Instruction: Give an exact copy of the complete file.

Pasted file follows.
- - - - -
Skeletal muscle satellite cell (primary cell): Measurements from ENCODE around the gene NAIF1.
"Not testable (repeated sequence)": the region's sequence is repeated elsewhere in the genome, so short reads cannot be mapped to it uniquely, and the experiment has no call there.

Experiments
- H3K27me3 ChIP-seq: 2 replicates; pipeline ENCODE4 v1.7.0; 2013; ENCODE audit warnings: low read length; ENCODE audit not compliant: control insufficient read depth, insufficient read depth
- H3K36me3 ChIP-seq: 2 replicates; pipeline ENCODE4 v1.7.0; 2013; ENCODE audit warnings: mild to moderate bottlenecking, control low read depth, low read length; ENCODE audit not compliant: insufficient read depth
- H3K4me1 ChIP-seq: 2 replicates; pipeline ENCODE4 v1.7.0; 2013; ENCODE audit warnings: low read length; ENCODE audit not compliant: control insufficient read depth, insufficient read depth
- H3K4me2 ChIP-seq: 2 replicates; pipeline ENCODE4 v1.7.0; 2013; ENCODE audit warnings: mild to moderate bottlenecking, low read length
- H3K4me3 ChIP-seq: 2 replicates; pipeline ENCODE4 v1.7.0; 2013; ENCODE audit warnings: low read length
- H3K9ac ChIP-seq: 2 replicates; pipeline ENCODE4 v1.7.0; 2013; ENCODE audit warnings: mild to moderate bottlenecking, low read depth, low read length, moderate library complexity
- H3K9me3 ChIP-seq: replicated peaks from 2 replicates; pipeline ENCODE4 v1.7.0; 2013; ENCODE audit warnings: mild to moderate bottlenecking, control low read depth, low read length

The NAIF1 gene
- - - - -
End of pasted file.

Skeletal muscle satellite cell (primary cell): Measurements from ENCODE around the gene NAIF1.
"Not testable (repeated sequence)": the region's sequence is repeated elsewhere in the genome, so short reads cannot be mapped to it uniquely, and the experiment has no call there.

Experiments
- H3K27me3 ChIP-seq: 2 replicates; pipeline ENCODE4 v1.7.0; 2013; ENCODE audit warnings: low read length; ENCODE audit not compliant: control insufficient read depth, insufficient read depth
- H3K36me3 ChIP-seq: 2 replicates; pipeline ENCODE4 v1.7.0; 2013; ENCODE audit warnings: mild to moderate bottlenecking, control low read depth, low read length; ENCODE audit not compliant: insufficient read depth
- H3K4me1 ChIP-seq: 2 replicates; pipeline ENCODE4 v1.7.0; 2013; ENCODE audit warnings: low read length; ENCODE audit not compliant: control insufficient read depth, insufficient read depth
- H3K4me2 ChIP-seq: 2 replicates; pipeline ENCODE4 v1.7.0; 2013; ENCODE audit warnings: mild to moderate bottlenecking, low read length
- H3K4me3 ChIP-seq: 2 replicates; pipeline ENCODE4 v1.7.0; 2013; ENCODE audit warnings: low read length
- H3K9ac ChIP-seq: 2 replicates; pipeline ENCODE4 v1.7.0; 2013; ENCODE audit warnings: mild to moderate bottlenecking, low read depth, low read length, moderate library complexity
- H3K9me3 ChIP-seq: replicated peaks from 2 replicates; pipeline ENCODE4 v1.7.0; 2013; ENCODE audit warnings: mild to moderate bottlenecking, control low read depth, low read length

The NAIF1 gene